11 Jul 2012

Why should George Soros invest in water?

KG sent the following vignette:*
So, I am walking down the street and I have the opportunity to have a conversation with one of America's most significant investor/philosopher/philanthropists and businessman, George Soros...

I wonder "What does he think about water wars, do they exist now, will they occur in the future, are they violent, what does a water war look like?" I think now "He has said something like that "we should not be the victims of the Philosopher King that social change is within the people's grasp." He lived through the transition from communism to capitalism and has rolled quickly into socialism...

He is a figure whom leftist-liberals would smile upon as man benevolent to humanity and the goodness of government. He may not like the idea that water should be commodified/privatized, he might say that it is "inhumane and will result in discrimination against the poor." He might say that "water is a basic human right, and that it should be publicly owned privatized institutionally distributed."

Now, I have to convince this man why he should invest in water...

What would you say to George Soros about investing in water?

PS: I am concerned that our symbolic and religious view of water may not be healthy (read, for example, "Water, theology, and the New Mexico Water code" [PDF] by Martha Franks). Why don't we value water within the institutions and systems in which it exists? Has religion done it for us, or historical conditioning of self-entitlement to the earth and its goods i.e. the rhetorical public interest? Do you think people fear their own ability to value something so essential to life, it's kind of a big deal, or is it just snickers vs kit-kat?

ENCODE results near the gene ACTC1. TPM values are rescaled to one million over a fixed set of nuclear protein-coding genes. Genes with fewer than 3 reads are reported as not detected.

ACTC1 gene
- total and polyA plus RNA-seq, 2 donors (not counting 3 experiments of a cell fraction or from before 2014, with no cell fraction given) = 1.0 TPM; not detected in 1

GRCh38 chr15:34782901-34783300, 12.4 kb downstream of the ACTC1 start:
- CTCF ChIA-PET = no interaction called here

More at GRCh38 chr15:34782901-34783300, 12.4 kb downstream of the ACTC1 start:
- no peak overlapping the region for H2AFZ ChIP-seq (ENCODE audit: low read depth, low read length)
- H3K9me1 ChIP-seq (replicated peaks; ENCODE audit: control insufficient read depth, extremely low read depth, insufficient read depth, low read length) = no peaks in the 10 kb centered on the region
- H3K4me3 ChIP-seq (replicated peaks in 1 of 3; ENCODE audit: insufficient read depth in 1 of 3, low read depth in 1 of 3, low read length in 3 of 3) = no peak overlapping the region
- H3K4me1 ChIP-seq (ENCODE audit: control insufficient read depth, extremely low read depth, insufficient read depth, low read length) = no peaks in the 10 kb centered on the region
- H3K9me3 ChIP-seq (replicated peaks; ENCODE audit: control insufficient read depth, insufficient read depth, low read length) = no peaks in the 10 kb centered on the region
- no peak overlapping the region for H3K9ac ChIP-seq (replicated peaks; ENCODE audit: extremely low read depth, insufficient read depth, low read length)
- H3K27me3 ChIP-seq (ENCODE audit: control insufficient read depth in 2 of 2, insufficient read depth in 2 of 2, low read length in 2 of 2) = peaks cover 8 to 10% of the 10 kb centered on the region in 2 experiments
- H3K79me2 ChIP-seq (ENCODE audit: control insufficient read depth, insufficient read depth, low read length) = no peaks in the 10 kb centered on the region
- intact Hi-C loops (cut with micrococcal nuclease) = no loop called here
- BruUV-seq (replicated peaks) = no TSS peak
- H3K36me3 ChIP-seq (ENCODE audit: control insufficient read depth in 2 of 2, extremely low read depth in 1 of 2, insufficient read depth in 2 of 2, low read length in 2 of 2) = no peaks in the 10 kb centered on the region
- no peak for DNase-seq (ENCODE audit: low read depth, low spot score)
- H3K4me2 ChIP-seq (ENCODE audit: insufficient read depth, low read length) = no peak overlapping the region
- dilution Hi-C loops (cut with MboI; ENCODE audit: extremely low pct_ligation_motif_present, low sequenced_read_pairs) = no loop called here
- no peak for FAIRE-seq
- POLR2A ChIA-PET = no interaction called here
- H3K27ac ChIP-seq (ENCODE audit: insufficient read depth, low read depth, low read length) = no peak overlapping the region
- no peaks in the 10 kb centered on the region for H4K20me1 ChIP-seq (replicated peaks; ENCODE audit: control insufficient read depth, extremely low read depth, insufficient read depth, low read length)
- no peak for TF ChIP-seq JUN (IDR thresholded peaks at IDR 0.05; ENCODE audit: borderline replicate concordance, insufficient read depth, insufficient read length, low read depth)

In response, I wrote:
I am not sure how to respond.

What would I say to him? Don't.

Soros makes his money by trading in markets and taking advantage of fundamental movements (even if they are the result of individual traders' hysteria).

There's no "water market" -- there are MANY water "cachements" and they are 90%+ dominated by political forces that can defy market forces for as long as they -- politicians -- want.

Remember that Soros made 1 Billion GBP in a big trade against the Bank of England -- but ONLY because politicians couldn't hold back market forces. The Bank would have preferred to shut Soros down, but didn't have the power. That power is persistent in the water sector -- so it's a sucker's bet (or a political manipulation...)

Now -- your ps is interesting. Changing values for commodity water are not the same problem as the spiritual quest for a values for vague quantities of water -- or water in the abstract. People may put infinite values on it, not needing to worry about a trade off in terms of "relative to what?"

Did you read my book? This is how I divide it, into parts I (commodity) and II (community).
What do you think?